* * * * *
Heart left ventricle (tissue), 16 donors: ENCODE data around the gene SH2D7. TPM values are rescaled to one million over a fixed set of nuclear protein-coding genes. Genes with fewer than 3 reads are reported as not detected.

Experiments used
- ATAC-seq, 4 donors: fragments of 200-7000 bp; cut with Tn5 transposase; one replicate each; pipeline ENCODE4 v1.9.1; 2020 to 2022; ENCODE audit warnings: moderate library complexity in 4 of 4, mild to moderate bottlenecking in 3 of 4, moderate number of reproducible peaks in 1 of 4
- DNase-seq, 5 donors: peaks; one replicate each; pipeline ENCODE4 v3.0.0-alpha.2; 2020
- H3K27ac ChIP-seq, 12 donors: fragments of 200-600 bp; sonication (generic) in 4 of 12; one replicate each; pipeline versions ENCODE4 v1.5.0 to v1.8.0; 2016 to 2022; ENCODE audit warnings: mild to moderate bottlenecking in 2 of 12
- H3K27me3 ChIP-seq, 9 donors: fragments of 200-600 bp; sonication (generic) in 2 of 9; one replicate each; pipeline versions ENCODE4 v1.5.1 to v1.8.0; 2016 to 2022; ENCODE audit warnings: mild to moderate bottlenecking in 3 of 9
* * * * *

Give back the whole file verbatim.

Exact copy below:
Heart left ventricle (tissue), 16 donors: ENCODE data around the gene SH2D7. TPM values are rescaled to one million over a fixed set of nuclear protein-coding genes. Genes with fewer than 3 reads are reported as not detected.

Experiments used
- ATAC-seq, 4 donors: fragments of 200-7000 bp; cut with Tn5 transposase; one replicate each; pipeline ENCODE4 v1.9.1; 2020 to 2022; ENCODE audit warnings: moderate library complexity in 4 of 4, mild to moderate bottlenecking in 3 of 4, moderate number of reproducible peaks in 1 of 4
- DNase-seq, 5 donors: peaks; one replicate each; pipeline ENCODE4 v3.0.0-alpha.2; 2020
- H3K27ac ChIP-seq, 12 donors: fragments of 200-600 bp; sonication (generic) in 4 of 12; one replicate each; pipeline versions ENCODE4 v1.5.0 to v1.8.0; 2016 to 2022; ENCODE audit warnings: mild to moderate bottlenecking in 2 of 12
- H3K27me3 ChIP-seq, 9 donors: fragments of 200-600 bp; sonication (generic) in 2 of 9; one replicate each; pipeline versions ENCODE4 v1.5.1 to v1.8.0; 2016 to 2022; ENCODE audit warnings: mild to moderate bottlenecking in 3 of 9